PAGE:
Study Confirms High Relapse Rates For Bipolar Disorder Patients

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High relapse rates for bipolar disorder patients undergoing treatment have long suspected by mental health practitioners based on anecdotal observation, and now a naturalistic study has confirmed the high risk among bipolar patients, especially if their medication is altered or stopped.

Out of 300 individuals with bipolar I or II disorder, who were evaluated once per year via an outpatient clinic, more than two-thirds (68%) relapsed within the 4-year follow-up period, according to the researchers.

In this instance, relapses were defined as a deterioration or change in state requiring pharmacological intervention and/or hospitalization. The researchers noted that the relapses in study participants correlated with changes in medication prescription by the treating physician or the patient stopping their medication.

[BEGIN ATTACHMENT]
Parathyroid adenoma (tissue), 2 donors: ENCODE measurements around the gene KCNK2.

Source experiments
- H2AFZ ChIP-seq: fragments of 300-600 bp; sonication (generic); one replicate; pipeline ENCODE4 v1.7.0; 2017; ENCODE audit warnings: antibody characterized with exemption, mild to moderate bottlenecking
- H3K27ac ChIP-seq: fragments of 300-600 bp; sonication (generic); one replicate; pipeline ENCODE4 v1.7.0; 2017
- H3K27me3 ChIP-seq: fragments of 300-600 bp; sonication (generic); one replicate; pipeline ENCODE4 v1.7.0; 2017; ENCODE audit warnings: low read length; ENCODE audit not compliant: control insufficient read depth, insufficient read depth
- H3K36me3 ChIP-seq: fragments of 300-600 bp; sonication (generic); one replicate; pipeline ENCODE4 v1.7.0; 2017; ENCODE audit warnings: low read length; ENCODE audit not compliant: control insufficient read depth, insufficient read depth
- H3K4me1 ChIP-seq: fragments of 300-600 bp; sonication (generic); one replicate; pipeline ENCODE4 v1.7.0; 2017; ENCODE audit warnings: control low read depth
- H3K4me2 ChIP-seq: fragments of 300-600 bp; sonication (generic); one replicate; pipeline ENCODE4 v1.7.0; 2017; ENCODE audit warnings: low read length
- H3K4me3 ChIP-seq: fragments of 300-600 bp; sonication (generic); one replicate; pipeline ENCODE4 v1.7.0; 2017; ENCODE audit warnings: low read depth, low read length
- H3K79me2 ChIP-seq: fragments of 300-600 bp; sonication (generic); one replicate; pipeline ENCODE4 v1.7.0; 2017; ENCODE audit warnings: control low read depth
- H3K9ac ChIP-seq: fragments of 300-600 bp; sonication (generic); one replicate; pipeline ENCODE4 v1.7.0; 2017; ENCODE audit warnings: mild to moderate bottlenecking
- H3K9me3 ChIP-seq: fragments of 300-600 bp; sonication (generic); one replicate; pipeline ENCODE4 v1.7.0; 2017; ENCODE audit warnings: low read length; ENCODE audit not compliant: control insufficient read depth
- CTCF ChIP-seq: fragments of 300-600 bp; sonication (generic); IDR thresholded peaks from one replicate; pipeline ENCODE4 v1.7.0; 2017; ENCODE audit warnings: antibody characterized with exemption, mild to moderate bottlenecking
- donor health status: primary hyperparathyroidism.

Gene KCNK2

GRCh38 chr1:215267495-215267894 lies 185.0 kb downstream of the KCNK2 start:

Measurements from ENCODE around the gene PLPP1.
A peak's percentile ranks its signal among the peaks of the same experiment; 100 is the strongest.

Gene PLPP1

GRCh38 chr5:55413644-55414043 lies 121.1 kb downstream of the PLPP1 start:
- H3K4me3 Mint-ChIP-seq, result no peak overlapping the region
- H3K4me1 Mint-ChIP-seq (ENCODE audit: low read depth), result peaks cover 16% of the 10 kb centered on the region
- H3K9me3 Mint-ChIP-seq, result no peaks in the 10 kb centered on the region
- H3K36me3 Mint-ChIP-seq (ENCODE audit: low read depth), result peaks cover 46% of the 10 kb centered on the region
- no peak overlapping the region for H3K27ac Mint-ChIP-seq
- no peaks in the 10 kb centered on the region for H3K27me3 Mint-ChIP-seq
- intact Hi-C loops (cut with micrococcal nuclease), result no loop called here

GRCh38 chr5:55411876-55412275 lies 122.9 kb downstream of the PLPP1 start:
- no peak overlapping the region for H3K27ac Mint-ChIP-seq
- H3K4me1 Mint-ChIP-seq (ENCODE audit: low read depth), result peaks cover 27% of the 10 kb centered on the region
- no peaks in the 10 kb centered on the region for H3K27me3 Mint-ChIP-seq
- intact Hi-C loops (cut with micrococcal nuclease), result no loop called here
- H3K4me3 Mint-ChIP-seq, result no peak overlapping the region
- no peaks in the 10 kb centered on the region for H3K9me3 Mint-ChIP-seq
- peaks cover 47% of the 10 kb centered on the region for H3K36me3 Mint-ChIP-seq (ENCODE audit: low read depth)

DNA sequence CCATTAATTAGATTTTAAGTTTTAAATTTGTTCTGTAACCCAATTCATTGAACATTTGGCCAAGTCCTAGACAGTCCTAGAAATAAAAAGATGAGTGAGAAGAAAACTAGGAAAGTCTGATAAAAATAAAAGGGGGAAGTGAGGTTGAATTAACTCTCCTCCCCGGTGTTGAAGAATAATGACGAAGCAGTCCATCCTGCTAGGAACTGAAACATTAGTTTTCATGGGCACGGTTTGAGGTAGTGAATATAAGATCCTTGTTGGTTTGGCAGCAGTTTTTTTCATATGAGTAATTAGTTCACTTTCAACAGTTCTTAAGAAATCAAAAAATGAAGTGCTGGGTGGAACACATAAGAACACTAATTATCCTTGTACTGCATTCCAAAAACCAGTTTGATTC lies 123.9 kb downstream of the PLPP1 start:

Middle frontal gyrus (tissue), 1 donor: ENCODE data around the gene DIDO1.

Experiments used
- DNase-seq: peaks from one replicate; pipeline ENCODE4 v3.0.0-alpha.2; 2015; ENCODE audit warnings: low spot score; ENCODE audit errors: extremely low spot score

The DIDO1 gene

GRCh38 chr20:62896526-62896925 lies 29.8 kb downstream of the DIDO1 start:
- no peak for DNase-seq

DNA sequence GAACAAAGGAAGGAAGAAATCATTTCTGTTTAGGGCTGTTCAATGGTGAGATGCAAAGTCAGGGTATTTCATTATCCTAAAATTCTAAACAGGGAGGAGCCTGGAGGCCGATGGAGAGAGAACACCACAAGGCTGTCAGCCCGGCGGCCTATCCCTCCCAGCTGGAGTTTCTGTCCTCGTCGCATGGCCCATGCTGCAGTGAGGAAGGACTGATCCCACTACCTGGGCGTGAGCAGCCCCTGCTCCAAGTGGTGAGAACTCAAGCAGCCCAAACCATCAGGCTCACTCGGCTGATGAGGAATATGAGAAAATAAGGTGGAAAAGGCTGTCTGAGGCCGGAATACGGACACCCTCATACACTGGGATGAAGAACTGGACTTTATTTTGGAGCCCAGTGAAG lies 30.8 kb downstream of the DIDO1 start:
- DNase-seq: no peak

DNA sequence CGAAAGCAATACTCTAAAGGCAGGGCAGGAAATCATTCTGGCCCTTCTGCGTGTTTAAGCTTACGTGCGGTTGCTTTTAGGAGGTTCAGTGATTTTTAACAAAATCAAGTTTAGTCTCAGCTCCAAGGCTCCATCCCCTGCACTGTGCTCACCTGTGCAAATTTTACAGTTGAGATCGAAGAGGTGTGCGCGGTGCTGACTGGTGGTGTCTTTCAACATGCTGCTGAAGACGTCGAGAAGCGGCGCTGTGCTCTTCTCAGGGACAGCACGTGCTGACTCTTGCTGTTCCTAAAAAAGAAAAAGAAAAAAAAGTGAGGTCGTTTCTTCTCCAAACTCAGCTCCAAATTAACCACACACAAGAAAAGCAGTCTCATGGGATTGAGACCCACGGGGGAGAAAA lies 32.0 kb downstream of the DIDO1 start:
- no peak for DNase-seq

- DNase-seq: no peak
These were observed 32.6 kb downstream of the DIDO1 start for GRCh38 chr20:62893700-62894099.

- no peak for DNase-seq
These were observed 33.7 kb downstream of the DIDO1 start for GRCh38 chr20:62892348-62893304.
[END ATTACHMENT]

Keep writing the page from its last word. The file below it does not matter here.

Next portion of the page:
“[W]e propose that psychiatrists act with caution when replacing or stopping drugs and explain to patients that stopping their medication caries a high risk of relapse”, said researcher Benedikt Amann (FIDMAG Research Foundation, Sant Boi de Llobregat, Spain) and colleagues.

There was little difference between relapse rates for bipolar I and II patients.

The researchers noted in the Journal of Clinical Psychiatry that patients treated with a traditional mineral mood stabilizer had longer times between relapse, with a mean of 940 days, compared with their counterparts treated with antipsychotics (606 days), anticonvulsants (549 days), and combined prophylactic medication (598 days).

“[N]ew substances should be tested long-term in bipolar disorder by way of long-term naturalistic studies”, conclude Amann et al, who suggest that results from naturalistic studies as well as randomised controlled trials should be incorporated into recommended treatment guidelines.

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